Posted on October 11, 2016
On the Rogue River – No Such Thing as Bad Weather
The forecast for our October trip on the wild and scenic section of the Rogue River this year was rain…. lots of it. We could see it coming a week away and there was no way to stop it.
It was quite a contrast to last year when we launched on a record low level of water and had a hard time getting our boats “lined” around the Class VI Rainie Falls. This year, on a higher water level, the lining channel was treacherous for other reasons…. higher water, slippery rocks, and runaway boats kept us on our toes.
A few days before our launch date, while other groups were making decisions about whether or not to go at all, we were making decisions about what gear to pack. Our most seasoned river rat, Scott Vollstedt (Commander “Fun-sucker”), has a saying that goes something like this….. “there is no such thing as bad weather – just bad gear and poor planning”. We packed our best water-proof gear and planned to get nailed by one of the biggest weather systems of the season.
With rain flys and triangle tarps we had a covered kitchen and enough room for a mini mess-hall where we huddled and ate, smoked cigars and sampled various Oregon whiskey’s around a propane fire before “lights out”. The weather was even more aggressive than expected and we estimated that out of 4 days and nights on the river, it rained 65% to 70% of the time. That’s A LOT of water in October… even for Oregon.
Our drift boats became rain gauges for the nightly deluge and each morning we bailed them out before loading them up with gear and fishing our way downriver.
As usual, we ate well. Each cook team did their best to “outdo” the other and featured such favorites as “Huli Huli” Hawaiian Chicken, Pasta and rice, fresh “Guacamole” and chips, and steelhead appetizers. The blue ribbon of “river cuisine”, however, went to the Sunday night crew who prepared an Oregon Jambalaya which included fresh crawfish from Lake Billy Chinook in central Oregon (peeled and prepared by Jeremy) and blackened salmon from the Umpqua River in southern Oregon (caught and prepared by Jayson).
With such rainy weather we pretty much had the river to ourselves….. or did we?? On the morning of the third day I left camp early to fish a slot just below the riffle at Missouri Bar where we had camped for the night. Just a couple hundred yards from our camp, a black bear was making his way upriver toward camp. I grabbed the camera and started shooting. The bear stood on a mossy rock with a commanding view of the river as well as my boat and I slowly rowed to the rock for a closer shot.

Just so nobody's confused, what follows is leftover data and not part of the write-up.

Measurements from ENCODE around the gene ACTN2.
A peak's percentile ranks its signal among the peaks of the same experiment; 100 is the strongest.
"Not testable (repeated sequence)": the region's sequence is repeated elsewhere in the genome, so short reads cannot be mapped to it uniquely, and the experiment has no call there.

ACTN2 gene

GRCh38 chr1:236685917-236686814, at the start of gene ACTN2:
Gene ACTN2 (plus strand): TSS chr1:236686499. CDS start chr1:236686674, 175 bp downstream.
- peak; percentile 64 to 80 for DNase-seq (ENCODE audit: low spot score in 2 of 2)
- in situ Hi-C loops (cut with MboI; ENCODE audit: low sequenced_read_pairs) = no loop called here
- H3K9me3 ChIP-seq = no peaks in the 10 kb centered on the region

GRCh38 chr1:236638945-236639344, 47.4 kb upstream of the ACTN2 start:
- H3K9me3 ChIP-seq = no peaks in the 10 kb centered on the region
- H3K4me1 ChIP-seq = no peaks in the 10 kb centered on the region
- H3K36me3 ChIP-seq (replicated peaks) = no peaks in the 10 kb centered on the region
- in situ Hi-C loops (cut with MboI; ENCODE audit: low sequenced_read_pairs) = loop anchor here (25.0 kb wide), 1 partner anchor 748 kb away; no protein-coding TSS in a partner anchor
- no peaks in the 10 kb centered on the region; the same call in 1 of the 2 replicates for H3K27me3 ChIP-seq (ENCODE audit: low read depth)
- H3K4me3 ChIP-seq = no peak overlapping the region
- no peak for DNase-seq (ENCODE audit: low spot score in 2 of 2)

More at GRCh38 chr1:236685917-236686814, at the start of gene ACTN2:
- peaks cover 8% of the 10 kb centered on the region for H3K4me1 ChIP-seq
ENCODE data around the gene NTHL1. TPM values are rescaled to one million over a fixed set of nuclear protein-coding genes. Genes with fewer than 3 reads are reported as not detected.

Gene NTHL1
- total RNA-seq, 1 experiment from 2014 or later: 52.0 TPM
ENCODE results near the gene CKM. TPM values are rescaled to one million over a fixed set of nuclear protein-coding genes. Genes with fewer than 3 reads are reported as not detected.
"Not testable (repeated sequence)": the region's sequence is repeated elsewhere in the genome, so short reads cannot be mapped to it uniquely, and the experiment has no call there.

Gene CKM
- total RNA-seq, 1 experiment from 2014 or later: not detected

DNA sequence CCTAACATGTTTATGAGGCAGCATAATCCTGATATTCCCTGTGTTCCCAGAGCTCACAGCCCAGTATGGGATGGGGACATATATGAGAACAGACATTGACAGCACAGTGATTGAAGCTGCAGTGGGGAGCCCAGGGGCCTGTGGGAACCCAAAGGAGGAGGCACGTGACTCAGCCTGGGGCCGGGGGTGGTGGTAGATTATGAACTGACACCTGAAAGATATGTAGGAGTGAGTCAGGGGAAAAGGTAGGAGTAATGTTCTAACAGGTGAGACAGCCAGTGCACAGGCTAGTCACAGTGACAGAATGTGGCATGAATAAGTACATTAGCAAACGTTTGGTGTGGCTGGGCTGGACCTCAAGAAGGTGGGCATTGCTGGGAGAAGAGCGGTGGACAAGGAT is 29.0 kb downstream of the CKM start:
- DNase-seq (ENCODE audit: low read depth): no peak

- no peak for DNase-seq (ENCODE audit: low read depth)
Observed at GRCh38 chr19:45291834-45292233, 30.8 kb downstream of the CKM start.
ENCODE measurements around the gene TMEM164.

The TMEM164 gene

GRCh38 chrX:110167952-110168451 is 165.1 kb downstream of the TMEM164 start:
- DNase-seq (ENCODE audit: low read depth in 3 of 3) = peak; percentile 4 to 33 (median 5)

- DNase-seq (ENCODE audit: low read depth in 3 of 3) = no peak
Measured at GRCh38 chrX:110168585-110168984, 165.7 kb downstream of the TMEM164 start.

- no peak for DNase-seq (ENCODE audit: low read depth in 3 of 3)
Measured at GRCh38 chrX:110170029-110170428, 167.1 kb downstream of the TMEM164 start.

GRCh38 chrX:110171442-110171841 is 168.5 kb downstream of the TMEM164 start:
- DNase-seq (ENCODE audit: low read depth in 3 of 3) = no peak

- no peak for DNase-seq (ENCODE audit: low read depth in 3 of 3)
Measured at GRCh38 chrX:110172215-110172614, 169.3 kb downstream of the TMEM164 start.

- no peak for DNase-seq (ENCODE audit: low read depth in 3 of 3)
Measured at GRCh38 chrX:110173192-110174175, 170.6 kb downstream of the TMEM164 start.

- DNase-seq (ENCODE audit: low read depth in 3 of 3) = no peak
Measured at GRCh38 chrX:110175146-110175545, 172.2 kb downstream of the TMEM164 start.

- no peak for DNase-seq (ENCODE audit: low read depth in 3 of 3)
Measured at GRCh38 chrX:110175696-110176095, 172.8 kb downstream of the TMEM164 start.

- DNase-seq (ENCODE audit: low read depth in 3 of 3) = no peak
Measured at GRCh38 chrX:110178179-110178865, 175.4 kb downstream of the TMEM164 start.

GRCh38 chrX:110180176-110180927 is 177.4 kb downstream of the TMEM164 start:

It felt like I was craning my neck up at him from directly below but, figuring the bear would not jump off the rock and into my boat, I was pretty safe – although still pretty close. It was a cool way to start the day. Actually, the day started with a close encounter with a deer when Rick Allen and I hiked the hill behind our camp up to the remnants of the Old Frye cabin and surprised this little deer on the trail.
That same day we rowed the difficult Class IV’s – Mule Creek Canyon and Blossom Bar. It’s been my experience that the higher water and rising river makes Mule Creek a little easier and Blossom a little harder. All our boats made it safely through the twists and turns of the canyon and when we rounded the corner for Blossom we discovered that 3 boats from previous trips were “down” in Blossom. One was sunk in the Picket Fence, one was lodged at the top of the Beaver Slide – presenting us with an additional rowing challenge, and a raft, complete with frame, was “shipwrecked” and washed up on shore at the bottom of the rapid.
So much destruction in one rapid made us cautious and careful but we all ran the gauntlet of boulders, eddies, and holes to reach the bottom “floating” – all boats upright… and had a quick shot of whiskey in Celebration Eddy before running Devils Staircase.
It’s a term of endearment and it “fit’s”. Scott is also the Commander of the kitchen, Captain feng shui of the campsite, and camp Sergeant-at-arms if we forget to wash our hands before coming into the kitchen or if we set up the dish washing station in anything but the “upriver to downriver” configuration. If the “Seinfeld Soup Nazi” was in charge of a river trip that would be Scott… and we love him for it. He’s also great on the oars and the camera.
Cot camping on such a rainy trip was challenging but Therm-a-Rest has a great rain-fly that kept me dry and Pendleton has a National Park Blanket that kept me warm so I was more than comfortable on this trip. If you ever have the chance to run the wild and scenic section of the Rogue – I would highly recommend it. If wilderness camping is not your thing – there are historic lodges along the way that are rustic and cozy.